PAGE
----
a move that virtually ends any hope that Freddie Mac and Fannie Mae will return
to viability, the Department of the Treasury and the Federal Housing Finance
Agency (FHFA) have revised the Preferred Stock Purchase Agreement (PSPA) between
Treasury and the two government sponsored enterprises (GSEs). The new agreement will strip the GSEs of any
profit from their operations and will accelerate the rate at which they are
reducing their owned loan portfolios.
The agreements will replace the 10
percent dividend payments made to Treasury on its preferred stock investments
in Fannie Mae and Freddie Mac with a quarterly sweep of every dollar of profit
that each firm earns going forward. Under the existing
agreement the Treasury Department has provided financial support to the GSEs in
the combined amount of $188 billion since conservatorship began in August 2008. The GSEs have paid Treasury $46 billion in
dividends during this period frequently needing to request additional funds
from Treasury in order to do so.
In addition the investment portfolios
held by the two companies will now be wound down at an annual rate of 15
percent instead of the 10 percent annual reduction required in the previous
agreements. As a result of this change, the GSEs' investment portfolios must be
reduced to the $250 billion target set in the previous agreements in 2018, four
years earlier than previously scheduled.
changes will prevent the companies from rebuilding capital, and dashes the
hopes of investors who bought GSE stock on the cheap hoping they might re-emerge
from conservatorship as viable companies.
It also appears that the demands of many members of Congress to
terminate the GSEs as rapidly as possible are being met.
"With today's announcement, we are
taking the next step toward responsibly winding down Fannie Mae and Freddie
Mac, while continuing to support the necessary process of repair and recovery
in the housing market," said Michael Stegman, Counselor to the Secretary of the
Treasury for Housing Finance Policy. "As we continue to work toward
bi-partisan housing finance reform, we are committed to putting in place
measures right now that support continued access to mortgage credit for
American families, promote a responsible transition, and protect taxpayer
A press release from Treasury said
that the "sweep" of GSE profits into the Treasury coffers would accomplish
- Ensure that every dollar of earnings that Fannie Mae and Freddie
Mac generate will be used to benefit taxpayers for their investment in those
- End the circular practice of the Treasury advancing funds to
the GSEs simply to pay dividends back to Treasury.
- Support the continued flow of mortgage credit by providing market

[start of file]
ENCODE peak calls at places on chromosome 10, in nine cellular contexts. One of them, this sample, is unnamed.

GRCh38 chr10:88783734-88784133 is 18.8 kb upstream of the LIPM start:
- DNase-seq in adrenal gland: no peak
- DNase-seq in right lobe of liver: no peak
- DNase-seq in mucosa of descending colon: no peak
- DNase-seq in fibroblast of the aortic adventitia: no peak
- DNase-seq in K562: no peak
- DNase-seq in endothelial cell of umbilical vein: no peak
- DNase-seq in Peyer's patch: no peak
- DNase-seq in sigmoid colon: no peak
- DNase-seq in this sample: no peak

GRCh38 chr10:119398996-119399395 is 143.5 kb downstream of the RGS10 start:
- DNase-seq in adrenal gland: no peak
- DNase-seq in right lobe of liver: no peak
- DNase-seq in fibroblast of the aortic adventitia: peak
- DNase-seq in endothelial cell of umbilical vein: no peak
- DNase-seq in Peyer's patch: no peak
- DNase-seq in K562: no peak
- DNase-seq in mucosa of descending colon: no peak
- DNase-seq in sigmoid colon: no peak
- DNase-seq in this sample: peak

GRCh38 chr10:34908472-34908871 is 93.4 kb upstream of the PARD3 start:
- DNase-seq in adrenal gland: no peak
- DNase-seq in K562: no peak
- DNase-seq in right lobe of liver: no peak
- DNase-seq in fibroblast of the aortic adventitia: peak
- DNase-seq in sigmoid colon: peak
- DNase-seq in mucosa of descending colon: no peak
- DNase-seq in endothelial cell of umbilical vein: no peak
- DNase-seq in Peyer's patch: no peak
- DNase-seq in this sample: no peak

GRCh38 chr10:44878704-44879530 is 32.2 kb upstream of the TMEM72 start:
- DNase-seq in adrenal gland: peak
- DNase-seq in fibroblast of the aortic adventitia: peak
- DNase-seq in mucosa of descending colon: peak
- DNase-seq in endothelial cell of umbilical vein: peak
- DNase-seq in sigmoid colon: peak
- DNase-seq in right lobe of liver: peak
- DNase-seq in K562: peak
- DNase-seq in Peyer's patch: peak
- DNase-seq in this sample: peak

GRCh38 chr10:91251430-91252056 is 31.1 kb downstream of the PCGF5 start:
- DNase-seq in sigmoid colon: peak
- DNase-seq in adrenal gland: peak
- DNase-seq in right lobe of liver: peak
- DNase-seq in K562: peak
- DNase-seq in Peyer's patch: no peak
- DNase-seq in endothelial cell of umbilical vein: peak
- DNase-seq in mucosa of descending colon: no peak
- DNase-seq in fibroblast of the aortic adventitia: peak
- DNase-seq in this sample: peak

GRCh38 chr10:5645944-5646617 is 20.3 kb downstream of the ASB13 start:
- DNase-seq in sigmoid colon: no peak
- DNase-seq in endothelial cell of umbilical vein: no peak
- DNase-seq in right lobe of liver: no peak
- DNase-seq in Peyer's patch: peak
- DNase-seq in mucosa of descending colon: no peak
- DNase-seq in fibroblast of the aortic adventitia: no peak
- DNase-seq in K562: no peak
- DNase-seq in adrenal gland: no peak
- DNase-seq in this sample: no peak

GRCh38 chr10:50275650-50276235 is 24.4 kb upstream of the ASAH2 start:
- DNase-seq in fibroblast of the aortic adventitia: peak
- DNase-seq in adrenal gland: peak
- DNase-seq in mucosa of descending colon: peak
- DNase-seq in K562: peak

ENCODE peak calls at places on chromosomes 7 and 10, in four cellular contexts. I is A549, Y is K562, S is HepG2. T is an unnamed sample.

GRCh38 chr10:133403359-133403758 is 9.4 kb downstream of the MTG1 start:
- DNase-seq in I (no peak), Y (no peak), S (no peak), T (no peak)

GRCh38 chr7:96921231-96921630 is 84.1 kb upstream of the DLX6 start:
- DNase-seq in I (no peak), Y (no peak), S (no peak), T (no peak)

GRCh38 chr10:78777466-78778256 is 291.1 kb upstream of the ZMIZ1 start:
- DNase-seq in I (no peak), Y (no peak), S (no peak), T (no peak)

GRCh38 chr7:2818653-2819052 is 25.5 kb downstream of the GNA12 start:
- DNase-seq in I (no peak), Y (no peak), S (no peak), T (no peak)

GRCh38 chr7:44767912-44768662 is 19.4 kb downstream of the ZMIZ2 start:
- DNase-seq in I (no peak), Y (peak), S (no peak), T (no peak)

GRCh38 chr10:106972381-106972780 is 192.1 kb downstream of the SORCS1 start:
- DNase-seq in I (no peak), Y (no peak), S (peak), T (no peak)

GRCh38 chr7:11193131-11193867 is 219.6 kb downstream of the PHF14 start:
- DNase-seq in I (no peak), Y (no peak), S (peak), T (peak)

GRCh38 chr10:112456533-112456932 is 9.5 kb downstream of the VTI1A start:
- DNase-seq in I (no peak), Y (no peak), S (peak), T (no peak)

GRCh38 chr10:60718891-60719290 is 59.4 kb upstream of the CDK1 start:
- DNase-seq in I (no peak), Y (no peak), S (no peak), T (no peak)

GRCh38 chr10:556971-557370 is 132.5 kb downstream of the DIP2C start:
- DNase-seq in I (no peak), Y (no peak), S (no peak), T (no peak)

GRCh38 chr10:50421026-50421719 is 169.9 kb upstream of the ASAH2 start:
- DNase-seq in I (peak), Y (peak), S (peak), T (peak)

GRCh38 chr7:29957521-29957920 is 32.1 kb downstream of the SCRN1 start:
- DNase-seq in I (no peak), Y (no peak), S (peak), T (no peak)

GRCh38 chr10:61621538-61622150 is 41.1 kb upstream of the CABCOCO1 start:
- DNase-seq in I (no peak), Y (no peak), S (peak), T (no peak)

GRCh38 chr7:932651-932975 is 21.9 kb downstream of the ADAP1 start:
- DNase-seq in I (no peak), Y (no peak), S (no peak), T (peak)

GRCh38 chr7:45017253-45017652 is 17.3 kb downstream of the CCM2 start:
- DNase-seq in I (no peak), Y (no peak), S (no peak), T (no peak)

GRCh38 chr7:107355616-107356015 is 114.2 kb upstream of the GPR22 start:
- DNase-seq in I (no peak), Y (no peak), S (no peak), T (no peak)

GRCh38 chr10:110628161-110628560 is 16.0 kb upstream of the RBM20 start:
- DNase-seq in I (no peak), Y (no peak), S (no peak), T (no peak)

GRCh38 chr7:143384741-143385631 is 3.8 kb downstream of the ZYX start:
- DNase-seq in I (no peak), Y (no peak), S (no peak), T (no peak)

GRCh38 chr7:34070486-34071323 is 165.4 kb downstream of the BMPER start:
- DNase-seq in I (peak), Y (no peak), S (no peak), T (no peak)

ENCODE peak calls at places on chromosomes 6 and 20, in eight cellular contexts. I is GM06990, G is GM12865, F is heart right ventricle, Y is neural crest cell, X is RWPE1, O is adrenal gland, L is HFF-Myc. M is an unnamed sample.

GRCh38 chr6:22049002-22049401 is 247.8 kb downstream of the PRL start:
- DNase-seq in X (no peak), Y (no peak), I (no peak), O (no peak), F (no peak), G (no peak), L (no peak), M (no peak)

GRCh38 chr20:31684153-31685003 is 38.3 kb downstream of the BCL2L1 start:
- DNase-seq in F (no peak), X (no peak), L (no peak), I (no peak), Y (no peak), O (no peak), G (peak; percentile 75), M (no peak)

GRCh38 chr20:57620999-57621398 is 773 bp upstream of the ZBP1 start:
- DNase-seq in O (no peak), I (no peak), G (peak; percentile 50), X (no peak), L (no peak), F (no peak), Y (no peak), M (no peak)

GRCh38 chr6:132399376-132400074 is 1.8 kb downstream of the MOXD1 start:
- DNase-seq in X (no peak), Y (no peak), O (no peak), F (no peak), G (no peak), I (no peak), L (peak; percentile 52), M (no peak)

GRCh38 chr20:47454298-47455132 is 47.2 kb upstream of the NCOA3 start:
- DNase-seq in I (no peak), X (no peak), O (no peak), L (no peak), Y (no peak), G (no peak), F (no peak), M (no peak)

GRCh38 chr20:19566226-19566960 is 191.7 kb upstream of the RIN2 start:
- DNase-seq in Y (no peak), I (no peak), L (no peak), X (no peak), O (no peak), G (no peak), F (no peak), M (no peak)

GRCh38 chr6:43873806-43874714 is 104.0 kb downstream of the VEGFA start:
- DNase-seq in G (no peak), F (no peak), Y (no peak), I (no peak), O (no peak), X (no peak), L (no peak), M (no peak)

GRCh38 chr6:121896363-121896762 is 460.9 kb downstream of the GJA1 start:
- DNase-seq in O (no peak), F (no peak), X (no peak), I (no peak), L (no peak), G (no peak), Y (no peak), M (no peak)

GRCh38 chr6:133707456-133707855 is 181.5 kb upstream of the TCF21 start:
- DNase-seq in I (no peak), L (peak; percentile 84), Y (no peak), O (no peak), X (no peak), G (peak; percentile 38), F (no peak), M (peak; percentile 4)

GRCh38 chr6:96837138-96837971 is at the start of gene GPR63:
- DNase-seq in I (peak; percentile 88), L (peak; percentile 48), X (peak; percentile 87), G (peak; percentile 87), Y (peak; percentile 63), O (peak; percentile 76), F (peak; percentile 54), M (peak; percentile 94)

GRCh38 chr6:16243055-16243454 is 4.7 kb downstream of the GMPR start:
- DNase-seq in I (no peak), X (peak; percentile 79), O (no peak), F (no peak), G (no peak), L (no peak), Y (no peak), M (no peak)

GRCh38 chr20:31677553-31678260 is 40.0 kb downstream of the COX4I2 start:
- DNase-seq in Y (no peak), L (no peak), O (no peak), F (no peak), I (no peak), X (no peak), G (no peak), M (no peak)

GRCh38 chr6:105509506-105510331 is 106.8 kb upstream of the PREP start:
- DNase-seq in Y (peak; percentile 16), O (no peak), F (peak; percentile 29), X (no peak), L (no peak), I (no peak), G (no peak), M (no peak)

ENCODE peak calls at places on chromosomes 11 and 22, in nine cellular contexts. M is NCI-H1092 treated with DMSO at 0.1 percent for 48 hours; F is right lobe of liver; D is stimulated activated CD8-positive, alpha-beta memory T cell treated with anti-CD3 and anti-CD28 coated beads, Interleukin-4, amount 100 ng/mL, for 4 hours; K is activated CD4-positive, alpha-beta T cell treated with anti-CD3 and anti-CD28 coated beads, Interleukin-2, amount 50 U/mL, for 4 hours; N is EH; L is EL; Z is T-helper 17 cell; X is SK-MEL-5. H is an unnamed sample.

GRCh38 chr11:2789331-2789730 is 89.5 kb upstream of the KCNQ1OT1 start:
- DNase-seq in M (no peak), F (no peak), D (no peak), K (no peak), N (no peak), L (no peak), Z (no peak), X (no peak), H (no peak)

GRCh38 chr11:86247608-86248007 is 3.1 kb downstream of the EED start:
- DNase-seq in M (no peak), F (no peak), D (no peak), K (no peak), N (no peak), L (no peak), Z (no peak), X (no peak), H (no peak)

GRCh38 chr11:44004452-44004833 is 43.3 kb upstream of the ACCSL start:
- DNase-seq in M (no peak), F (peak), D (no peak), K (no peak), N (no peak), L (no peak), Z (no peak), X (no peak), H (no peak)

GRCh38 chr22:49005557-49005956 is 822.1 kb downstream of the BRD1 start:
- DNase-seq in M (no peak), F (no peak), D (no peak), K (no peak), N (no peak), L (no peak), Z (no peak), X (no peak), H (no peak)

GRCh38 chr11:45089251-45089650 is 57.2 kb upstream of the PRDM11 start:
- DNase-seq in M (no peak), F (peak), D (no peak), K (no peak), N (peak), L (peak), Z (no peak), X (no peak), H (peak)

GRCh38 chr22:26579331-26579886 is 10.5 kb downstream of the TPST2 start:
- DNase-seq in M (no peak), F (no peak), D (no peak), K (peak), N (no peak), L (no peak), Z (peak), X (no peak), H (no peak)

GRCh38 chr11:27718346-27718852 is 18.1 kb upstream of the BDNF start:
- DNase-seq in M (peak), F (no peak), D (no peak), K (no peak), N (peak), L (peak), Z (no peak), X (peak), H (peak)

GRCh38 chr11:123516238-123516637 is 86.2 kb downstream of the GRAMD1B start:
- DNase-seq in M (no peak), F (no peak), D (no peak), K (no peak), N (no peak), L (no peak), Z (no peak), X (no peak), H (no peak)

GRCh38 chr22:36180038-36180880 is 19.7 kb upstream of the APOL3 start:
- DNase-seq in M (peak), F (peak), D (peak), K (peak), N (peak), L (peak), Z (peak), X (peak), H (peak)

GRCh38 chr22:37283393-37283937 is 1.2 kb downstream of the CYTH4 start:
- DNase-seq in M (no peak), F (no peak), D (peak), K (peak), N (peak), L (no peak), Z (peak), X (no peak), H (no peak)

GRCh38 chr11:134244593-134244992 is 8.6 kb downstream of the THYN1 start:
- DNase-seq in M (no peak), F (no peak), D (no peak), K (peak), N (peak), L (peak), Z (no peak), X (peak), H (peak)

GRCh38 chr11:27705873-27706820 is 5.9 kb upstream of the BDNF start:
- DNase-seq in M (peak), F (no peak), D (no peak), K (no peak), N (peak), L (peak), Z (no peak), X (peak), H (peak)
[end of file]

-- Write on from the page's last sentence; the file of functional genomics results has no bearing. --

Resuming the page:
players and taxpayers with additional confidence in the ability of the GSEs to
meet their commitments and provide greater market certainty regarding the
financial strength of the GSEs.
Treasury said the move was also in
line with the Administration's 2011 White Paper commitment to wind down the GSEs
while not allowing them to retain profits, rebuild capital, and return to the
market in their prior form.
GSEs have recently reported substantial profits. Fannie Mae, in its second quarter financial
report claimed $7.8 billion in net income in thus far in fiscal 2012 compared
to a loss of $9.4 billion at the same point in 2011 and Freddie Mac reported
second quarter net income of $3.0 billion compared to $577 million one year
earlier. Both companies paid the
required dividends for the second quarter and neither requested additional
the markets were still fearful that the companies might exhaust their Treasury
support, especially as a temporary agreement to provide unlimited money ends
this year and the Treasury obligation returns to its original level which will
allow it to inject an additional $125 billion into Fannie Mae and $150 billion
into Freddie Mac.
press release from FHFA contained the following statement. "As Fannie Mae and Freddie Mac shrink, the
continued payment of a fixed dividend could have called into question the adequacy
of the financial commitment contained in the PSPAs. In addition, the faster reduction in the
retained mortgage portfolio will further reduce risk exposure and simplify the
operations of Fannie Mae and Freddie Mac.
changes provide certainty to Fannie Mae, Freddie Mac and market participants as
they continue to perform their critical mission of providing liquidity and
stability to the country's housing market.
The steps today are also important as Congress and policymakers
contemplate the future of Fannie Mae and Freddie Mac."